| Who's Online|
|There are currently, 11 guest(s) and 0 member(s) that are online.|
You are Anonymous user. You can register for free by clicking here
| Technology Bytes Random Photo|
| Radio Show Audio Archive|
iPod Case by Waterfield for 3rd gen iPods
To see a picture of this case - click here.
As any regular listener to the show knows, I am a computer bagand portability nut. Immediately after buying my 15 gig iPod, it wastime for the second-coolest task after getting new hardware - which isgetting a new case to carry it in.
Because Apple kept such a tight lid on the specs and releasedate for the third gen iPods, there were no third party casesavailable. The first redesigned cases to ship were from WaterfieldDesigns and it is definitely not a case of haste making waste.Waterfield's original iPod cases always showed up among the top ratedin my web searches. They were able to turn around the new case soquickly because their products are designed and built in the US.
There are several things that need to be addressed by any iPod case:
1) Protection - iPod scratch easily (especially thefront) and you also don't want your several hundred dollar investmentto drop on the floor without protection either.
2) Portability - does the case turn your sleek iPod into a porky brick?
3) Access to controls - when your mood changes or youwant a different playlist, your case shouldn't make you fumble aroundforever to get at the buttons.
4) Connecting to the Firewire/charger - the third gen iPods moved the charger/sync port to the bottom of the device.
5) Storage - the earphones (whether Apple's or 3rd party) need to go somewhere when you aren't using them.
So how does the Waterfield iPod case rate in these important areas?
The Waterfield case is made with serious quality - the materialis heavy black ballistic nylon with a colored insert on the sides. Itfeels good to the touch but is clearly tough. It offers a decent amountof padding in case it is dropped. There is a flap with a soft interiormaterial that covers the face of the iPod to avoid scratches. Everyseam and connection is of impressive quality.
This case is designed to clip on your belt and maintains theslim line of the iPod. It is somewhat thicker than the iPod by itselfbut not extreme so. The clip is removable (you have to click a buttonon the end of it - it won't come off if you don't want it to) and thereare other accessory clips available (lanyard, bicycle, car). If youtake the clip off, this case is still thin enough to fit in the frontpocket of a pair of men's jeans.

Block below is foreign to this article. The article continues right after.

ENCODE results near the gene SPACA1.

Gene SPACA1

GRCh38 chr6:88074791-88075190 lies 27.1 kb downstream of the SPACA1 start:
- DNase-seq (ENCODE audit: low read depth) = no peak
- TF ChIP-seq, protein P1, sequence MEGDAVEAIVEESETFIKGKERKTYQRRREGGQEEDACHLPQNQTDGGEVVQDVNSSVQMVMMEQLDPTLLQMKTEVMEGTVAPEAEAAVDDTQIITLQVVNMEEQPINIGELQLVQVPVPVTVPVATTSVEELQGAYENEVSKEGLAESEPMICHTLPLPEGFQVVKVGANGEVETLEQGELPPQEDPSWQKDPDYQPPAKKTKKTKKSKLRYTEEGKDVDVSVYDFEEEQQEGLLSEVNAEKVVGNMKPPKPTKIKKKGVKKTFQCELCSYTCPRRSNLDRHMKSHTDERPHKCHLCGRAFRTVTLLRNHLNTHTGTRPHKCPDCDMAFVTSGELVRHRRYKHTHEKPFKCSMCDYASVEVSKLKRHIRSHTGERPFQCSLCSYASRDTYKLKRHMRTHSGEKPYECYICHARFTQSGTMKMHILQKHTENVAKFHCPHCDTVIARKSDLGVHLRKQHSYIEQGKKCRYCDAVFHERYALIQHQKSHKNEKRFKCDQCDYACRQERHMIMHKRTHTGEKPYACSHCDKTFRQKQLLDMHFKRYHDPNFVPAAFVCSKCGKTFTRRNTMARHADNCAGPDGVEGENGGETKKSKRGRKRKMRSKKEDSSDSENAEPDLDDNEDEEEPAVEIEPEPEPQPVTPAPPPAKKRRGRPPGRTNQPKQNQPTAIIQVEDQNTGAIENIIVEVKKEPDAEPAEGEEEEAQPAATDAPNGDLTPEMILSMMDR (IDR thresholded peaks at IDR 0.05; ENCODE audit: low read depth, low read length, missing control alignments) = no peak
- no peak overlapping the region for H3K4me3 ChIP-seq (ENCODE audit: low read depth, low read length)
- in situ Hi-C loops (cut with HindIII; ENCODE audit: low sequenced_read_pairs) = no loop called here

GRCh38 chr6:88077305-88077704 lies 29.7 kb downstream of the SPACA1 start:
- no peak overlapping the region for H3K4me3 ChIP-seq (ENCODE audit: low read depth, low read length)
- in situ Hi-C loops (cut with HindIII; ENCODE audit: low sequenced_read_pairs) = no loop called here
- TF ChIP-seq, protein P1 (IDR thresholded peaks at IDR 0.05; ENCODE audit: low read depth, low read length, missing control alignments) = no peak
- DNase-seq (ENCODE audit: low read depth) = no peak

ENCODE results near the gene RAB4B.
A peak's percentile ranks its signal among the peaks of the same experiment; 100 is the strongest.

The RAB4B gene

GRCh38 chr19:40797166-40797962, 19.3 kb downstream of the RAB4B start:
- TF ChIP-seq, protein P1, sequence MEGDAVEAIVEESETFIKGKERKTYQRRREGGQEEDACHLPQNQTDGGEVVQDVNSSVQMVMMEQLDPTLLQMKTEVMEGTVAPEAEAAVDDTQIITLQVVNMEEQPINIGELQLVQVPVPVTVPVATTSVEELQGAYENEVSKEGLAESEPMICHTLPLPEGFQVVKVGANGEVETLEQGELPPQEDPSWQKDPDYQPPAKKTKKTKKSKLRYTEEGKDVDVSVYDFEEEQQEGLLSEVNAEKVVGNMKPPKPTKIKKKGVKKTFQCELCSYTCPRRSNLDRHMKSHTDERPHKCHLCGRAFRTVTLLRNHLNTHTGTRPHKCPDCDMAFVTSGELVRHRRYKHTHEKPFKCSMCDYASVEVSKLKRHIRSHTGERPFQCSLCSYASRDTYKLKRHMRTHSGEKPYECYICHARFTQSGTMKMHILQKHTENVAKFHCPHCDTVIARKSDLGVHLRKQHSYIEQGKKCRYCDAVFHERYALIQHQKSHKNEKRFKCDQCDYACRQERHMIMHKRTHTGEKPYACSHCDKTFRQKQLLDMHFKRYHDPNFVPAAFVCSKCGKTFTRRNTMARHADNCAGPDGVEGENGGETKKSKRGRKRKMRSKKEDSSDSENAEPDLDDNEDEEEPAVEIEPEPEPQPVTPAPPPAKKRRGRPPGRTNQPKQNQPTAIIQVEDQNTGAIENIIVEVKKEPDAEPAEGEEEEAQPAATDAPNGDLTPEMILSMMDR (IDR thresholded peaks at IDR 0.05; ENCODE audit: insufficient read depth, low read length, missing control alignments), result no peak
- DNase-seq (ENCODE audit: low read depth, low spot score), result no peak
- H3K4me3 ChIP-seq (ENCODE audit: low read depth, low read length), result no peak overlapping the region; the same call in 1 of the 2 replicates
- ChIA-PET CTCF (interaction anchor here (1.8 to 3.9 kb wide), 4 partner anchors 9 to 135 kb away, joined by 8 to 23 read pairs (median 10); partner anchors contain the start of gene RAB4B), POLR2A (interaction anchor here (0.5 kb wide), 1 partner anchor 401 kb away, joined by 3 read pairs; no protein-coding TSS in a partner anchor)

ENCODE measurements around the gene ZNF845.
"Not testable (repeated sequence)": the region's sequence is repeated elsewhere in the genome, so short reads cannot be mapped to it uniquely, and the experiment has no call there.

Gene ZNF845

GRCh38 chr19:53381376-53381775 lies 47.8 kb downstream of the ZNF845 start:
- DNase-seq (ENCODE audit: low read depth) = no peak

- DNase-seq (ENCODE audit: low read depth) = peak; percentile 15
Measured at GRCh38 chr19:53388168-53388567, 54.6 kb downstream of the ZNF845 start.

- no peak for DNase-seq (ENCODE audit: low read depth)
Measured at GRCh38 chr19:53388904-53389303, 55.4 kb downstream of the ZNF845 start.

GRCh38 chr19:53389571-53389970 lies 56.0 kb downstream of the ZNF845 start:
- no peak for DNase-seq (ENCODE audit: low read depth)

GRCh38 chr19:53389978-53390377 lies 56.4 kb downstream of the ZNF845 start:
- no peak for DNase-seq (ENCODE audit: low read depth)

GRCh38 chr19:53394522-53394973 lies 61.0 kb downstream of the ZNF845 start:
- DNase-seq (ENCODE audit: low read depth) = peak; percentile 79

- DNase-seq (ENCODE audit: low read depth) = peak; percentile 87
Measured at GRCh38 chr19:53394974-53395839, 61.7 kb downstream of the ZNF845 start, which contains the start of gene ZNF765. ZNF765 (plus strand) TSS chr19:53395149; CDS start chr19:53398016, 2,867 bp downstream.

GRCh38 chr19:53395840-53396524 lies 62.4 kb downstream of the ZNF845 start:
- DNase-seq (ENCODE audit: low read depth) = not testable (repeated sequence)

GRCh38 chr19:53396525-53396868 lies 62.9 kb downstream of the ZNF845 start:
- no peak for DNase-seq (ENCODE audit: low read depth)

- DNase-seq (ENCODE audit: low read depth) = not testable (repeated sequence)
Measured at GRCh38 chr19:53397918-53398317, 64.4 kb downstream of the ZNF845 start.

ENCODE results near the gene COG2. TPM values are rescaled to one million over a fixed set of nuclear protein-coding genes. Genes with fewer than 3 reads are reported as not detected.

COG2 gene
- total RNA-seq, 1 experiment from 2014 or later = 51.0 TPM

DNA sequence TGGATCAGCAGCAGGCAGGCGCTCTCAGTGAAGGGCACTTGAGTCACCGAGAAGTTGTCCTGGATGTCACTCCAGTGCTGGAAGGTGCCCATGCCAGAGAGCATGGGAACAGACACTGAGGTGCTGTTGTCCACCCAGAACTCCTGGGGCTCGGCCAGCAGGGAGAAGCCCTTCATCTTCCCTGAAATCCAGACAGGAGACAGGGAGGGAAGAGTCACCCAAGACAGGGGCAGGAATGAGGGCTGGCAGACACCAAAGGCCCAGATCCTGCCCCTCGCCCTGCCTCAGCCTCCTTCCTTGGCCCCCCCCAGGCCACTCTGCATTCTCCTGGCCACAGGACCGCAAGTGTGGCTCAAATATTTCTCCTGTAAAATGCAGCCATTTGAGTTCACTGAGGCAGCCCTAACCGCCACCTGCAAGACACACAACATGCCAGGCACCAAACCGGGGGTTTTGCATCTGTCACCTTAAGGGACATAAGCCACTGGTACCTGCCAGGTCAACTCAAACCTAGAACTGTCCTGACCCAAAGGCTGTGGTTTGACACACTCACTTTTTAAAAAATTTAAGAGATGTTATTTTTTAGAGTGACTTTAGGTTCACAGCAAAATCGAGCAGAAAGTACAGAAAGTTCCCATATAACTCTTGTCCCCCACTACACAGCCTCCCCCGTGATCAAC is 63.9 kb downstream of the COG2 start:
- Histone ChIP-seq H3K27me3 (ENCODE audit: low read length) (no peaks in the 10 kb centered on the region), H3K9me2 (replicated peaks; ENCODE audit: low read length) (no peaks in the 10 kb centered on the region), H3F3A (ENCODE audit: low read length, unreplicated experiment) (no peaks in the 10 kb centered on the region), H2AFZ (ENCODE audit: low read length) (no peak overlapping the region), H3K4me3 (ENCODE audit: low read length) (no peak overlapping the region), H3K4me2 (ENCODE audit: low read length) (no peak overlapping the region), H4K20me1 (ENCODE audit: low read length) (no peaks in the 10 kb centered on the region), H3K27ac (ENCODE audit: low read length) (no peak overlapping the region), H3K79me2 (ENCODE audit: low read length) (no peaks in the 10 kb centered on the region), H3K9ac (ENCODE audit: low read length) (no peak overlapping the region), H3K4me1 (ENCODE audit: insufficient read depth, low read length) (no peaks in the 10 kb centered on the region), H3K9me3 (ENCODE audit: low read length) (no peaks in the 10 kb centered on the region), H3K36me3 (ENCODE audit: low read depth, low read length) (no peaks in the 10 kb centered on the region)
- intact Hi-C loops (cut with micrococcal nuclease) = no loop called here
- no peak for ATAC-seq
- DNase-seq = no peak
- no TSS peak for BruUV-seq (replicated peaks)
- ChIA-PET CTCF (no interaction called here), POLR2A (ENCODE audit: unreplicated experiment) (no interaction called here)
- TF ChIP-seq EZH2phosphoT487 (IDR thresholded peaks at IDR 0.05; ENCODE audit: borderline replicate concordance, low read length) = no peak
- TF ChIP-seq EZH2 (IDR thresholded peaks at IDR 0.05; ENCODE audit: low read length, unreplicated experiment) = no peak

Access to controls
The controls are easily accessible. The flap that covers theface of the iPod is held firmly with velcro but opens easily with a tugon the loop of material at the bottom of the flap. The entire face ofthe iPod including all of the buttons and the full screen are exposedwhen the flap is open. There is a slit in the top of the case thatallows access to the Hold switch. When the case is new, the opening isfairly hard to open wide enough although it loosens with use. You willwant to use the hold button on your iPod because it is very easy toaccidentally turn it on (and drain the battery) if you don't pause theiPod and put it on hold.
Connecting to the Firewire/charger
The sync/charge connector has been moved to the bottom of theiPod (from the top) in this generation, and that is one of the biggestchanges affecting case makers. The Waterfield case has an opening inthe bottom that allows users to connect the charge/sync cable. On theprevious iPods this cable was a regular Firewire cable, but the newgenereation has a custom connector that is larger.
Apple offers a dock for the new iPod (included with 15 and 30gig iPods, optional for 10 gig). To access the slot on the bottom anduse the dock often requires that the iPod be removed entirely from itscase - which sucks. The Waterfield has a great solution to thisproblem. The iPod slides in from the bottom of the case and is held inplace by a flap with velcro. To put the iPod in the dock withoutremoving it from the case, you open the velcro and slide the bottom ofthe cover up slightly. Then the iPod fits easily into the dock tocharge or sync.
Keeping track of the iPod earphones can be a pain. The sleevecase that Apple includes with the 15 and 30 gig iPods has no place tokeep the earphones or the remote. The Waterfield includes a pocketinside the cover flap that has more than enough room for all of thecables for both! you do have to be careful so that the earbuds aretucked all the way in so that they don't get caught between the flapand the face of the iPod. I like to clip the remote to one side of thecase's flap so I have easy access to pause, skip a song or adjustcolume without even opening it up.
The Waterfield case is almost perfect. Using it is simple andintuitive, and all aspects of its materials and construction exemplifytop quality for a good price ($40).
I have only one suggestion (and it is a suggestion for animprovement - not pointing out a flaw): The case would absolutelyperfect if there was a better provision for using the remote that comeswith the 15 and 30 gig iPods. If perhaps there was an opening or slotwhere the remote could be attached to the outside of the cover flap orin a pocket inside it but accessible through the front of the flap withit closed, this case would meet all of my needs.
I strongly recommend the Waterfield case to anyone with aniPod. There is enough similarity between this case and the earlierversion that I also recommend the previous model case for earlier geniPods. If you find a case that you think is better - let me knowbecause I would really like to see that for myself!
Added: June 11th 2003
Reviewer: Peter Hughes
Related Link: Waterfield Designs
[ Back to Reviews Index | Post Comment ]